Is it too far to claim a tyre saved your life? Perhaps, but the Dunlop Qualifier RR
certainly saved me the embarrassment of my CBR600 sliding down the track in front of 4 marshals, 2 instructors and a handful of students.
Dunlop motorcycle tyres often divide opinion. In its day the D207 was one of the UKs biggest selling sports tyres, and at the launch of the D208 one experienced UK journalist commented that he was starting to think that the performance of modern tyres was so good that he was beginning to doubt his ability to push them hard enough to give them a thorough test. Yet if you quiz the average rider, or ask about Dunlop tyres in a bike shop you usually get a different, more negative opinion of the brand.
So what has caused the public's poor perception about the D207 and D208? The reason can be traced back to the OE-spec D207 and D208 tyres that were fitted on a few Japanese sports bikes at the time.
The OE-spec tyres differ significantly from the replacement tyres in that the bike manufacturers tend to err on the side of caution when stipulating the performance they ask to be built into the tyres designed for specific bikes. Stability may be increased at the possible expense of some agility. Some outright grip may be sacrificed in order to achieve the mileage a manufacturer may want.
Because bike manufacturers will only submit their bikes to the magazines for testing in 100% OE condition, the faster journalists will pick up on the difference in tyre performance and may comment on it in the article. It should be pointed out here that most of these comments arise from on-track riding, not on-road. The public read it and even though they might never have had a problem with their tyres they may start to think there's something wrong with them and through the process of 'pub talk' it becomes widely perceived that all of the tyres of one type, e.g. all D207s, are the same and they're all "average" performers. Tales of someone's supposed dissatisfaction with an OE-spec tyre can spread and it can then encompass the replacement tyre, which only months before had been launched to great acclaim.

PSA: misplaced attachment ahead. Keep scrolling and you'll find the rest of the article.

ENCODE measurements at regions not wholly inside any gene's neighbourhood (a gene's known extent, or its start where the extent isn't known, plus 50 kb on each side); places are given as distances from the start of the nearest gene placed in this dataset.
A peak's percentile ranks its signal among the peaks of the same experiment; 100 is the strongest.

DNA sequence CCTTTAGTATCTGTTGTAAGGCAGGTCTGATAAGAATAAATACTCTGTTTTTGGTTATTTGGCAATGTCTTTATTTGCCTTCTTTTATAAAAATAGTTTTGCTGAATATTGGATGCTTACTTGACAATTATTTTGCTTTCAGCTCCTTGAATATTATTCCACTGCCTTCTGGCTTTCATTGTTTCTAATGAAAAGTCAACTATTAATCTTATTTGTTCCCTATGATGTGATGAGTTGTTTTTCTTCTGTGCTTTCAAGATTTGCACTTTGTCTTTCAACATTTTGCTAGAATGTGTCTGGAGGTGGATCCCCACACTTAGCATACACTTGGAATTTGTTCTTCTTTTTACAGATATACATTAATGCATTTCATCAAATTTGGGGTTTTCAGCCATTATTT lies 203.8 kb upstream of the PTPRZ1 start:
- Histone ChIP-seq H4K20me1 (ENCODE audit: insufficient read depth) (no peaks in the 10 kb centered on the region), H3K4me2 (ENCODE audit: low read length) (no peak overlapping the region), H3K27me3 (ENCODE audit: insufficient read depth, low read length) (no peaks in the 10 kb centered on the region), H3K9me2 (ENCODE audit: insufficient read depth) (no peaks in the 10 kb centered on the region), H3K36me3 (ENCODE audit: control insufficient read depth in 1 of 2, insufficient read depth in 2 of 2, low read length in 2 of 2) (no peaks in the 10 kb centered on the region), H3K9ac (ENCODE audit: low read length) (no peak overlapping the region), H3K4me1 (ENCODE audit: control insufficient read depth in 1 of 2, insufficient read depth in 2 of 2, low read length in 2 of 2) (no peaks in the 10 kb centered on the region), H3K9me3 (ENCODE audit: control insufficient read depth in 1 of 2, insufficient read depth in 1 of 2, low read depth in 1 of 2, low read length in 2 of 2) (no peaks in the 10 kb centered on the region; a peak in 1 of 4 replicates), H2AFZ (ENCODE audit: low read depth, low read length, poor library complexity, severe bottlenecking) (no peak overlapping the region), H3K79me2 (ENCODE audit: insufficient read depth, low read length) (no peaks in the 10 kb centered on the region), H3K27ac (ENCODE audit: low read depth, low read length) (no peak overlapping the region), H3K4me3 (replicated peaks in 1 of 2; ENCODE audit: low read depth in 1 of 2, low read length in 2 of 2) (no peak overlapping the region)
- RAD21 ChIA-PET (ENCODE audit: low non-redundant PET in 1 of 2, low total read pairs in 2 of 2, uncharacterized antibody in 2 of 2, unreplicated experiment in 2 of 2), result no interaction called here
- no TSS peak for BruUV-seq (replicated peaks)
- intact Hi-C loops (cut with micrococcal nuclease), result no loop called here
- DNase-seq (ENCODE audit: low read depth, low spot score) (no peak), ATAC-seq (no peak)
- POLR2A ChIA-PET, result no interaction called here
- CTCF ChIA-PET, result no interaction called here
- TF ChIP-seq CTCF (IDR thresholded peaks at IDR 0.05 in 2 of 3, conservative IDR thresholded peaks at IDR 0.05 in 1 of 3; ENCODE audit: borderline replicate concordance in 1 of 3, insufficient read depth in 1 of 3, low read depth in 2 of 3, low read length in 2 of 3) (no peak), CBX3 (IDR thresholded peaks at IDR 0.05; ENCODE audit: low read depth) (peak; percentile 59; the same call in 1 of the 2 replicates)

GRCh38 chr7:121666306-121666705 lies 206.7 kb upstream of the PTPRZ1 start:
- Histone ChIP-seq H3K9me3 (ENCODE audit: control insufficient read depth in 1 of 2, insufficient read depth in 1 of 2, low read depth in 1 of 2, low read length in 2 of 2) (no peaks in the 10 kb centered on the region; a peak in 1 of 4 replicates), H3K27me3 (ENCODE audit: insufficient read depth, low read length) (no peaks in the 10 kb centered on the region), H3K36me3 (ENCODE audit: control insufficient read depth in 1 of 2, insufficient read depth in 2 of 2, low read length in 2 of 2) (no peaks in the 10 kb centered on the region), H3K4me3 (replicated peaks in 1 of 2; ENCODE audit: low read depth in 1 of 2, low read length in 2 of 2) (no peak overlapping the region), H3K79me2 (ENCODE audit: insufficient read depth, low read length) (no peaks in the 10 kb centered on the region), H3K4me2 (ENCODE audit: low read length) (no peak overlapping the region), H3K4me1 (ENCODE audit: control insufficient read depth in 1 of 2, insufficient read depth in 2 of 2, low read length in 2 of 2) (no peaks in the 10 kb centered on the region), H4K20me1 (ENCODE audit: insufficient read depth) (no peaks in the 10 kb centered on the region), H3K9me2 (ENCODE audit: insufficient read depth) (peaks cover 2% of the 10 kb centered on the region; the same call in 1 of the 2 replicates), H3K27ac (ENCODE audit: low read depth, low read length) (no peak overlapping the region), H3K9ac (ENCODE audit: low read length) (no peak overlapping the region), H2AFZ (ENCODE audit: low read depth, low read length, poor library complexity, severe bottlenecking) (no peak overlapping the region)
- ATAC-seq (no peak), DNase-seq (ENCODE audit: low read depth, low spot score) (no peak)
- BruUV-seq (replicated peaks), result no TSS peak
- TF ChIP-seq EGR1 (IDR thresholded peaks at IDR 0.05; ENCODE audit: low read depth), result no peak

Back to the Qualifier RR. This tyre is now widely considered to be equal best in class with the Michelin Pilot Power 2CT
. It uses Dunlops Muti-Tread compound technology, which means Dunlop can deliver a tyre that achieve both higher mileages and higher levels of grip. By using different silicas in the central and side compounds Dunlop can also tune the tyre to give increased wet grip without sacrificing dry grip.
So how did the Dunlop save me a rather painful lesson? After being told by the instructor following me I was turning in too late, and I could carry more speed if I turned in 3 metres earlier I rather excitedly forgot lesson number one, "build corner speed 1mph at a time
" and dropped into turn one around 10 mph faster than the previous laps. Leant over, just centimetres from the apex the front started to slide and in my inexperienced panic I decided the best cause of action was not to let the front run a little wide while scrubbing off speed and collect it on the exit, but to grab a handful of front brake and stand the bike up mid corner.
Fortunately the experience of the tyre, having been developed from the 209GP race tyres which have won British Supersport and IOM TT races made up for my inexperience and the Qualifier RR front did an admirable job of keeping the bike on the track.
So, to the point of this little story. The Dunlop Qualifier RR has all the admirable qualities we could desire from a supersport road tyre that gets used occasionally on track. The triple compound technology delivers the miles, the softer compound edges give you the grip and the carcass allows the tyre to come up to temperature extremely quickly.
Today, Dunlop might not have the best reputation. With their new range of tyres leading the pack, you can be sure it won't stay that way for long.